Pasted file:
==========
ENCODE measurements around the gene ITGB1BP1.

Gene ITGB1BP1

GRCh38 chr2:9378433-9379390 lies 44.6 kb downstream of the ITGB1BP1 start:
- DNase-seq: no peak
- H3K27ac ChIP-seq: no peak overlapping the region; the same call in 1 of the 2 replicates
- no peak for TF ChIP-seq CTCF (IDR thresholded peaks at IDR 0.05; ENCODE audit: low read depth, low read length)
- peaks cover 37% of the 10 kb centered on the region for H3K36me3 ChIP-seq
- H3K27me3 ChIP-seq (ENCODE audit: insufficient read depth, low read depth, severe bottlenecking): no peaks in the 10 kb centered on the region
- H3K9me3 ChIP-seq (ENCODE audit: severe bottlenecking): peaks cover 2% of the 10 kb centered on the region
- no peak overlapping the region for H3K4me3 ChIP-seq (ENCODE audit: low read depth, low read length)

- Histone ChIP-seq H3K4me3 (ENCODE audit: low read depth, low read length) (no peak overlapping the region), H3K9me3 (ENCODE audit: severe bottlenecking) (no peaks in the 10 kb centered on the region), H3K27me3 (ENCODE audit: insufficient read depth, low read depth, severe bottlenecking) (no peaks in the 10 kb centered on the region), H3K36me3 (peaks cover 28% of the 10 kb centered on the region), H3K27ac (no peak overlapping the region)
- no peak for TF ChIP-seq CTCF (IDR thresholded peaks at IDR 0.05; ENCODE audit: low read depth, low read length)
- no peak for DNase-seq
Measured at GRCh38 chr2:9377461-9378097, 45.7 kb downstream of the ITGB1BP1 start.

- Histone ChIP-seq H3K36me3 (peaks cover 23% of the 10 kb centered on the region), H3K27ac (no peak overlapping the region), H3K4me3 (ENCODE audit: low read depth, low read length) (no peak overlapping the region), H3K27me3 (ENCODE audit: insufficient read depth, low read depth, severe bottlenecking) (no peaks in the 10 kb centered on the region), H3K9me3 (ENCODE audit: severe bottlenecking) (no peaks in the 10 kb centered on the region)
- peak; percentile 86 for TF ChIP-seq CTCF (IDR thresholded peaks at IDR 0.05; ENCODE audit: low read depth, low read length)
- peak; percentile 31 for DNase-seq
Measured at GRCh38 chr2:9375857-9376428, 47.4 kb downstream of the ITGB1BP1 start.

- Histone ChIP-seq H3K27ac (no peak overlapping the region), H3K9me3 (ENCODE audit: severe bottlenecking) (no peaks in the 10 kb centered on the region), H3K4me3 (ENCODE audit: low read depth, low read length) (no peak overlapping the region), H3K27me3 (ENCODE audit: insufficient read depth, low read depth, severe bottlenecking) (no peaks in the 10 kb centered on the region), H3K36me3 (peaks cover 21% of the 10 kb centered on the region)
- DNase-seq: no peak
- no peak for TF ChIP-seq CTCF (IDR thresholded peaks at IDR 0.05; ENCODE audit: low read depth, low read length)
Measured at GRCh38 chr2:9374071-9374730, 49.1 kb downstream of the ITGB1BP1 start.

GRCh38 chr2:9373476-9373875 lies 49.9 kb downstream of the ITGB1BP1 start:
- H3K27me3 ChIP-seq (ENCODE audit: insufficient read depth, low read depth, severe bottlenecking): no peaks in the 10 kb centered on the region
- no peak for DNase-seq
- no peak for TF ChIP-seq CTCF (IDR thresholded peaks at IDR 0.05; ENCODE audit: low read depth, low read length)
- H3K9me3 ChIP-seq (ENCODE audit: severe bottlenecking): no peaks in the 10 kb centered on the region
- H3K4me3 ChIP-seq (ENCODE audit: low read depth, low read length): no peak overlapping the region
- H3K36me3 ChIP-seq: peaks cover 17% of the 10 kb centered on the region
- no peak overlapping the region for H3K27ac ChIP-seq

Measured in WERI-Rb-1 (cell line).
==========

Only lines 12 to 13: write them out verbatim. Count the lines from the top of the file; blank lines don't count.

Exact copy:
- no peak for TF ChIP-seq CTCF (IDR thresholded peaks at IDR 0.05; ENCODE audit: low read depth, low read length)
- no peak for DNase-seq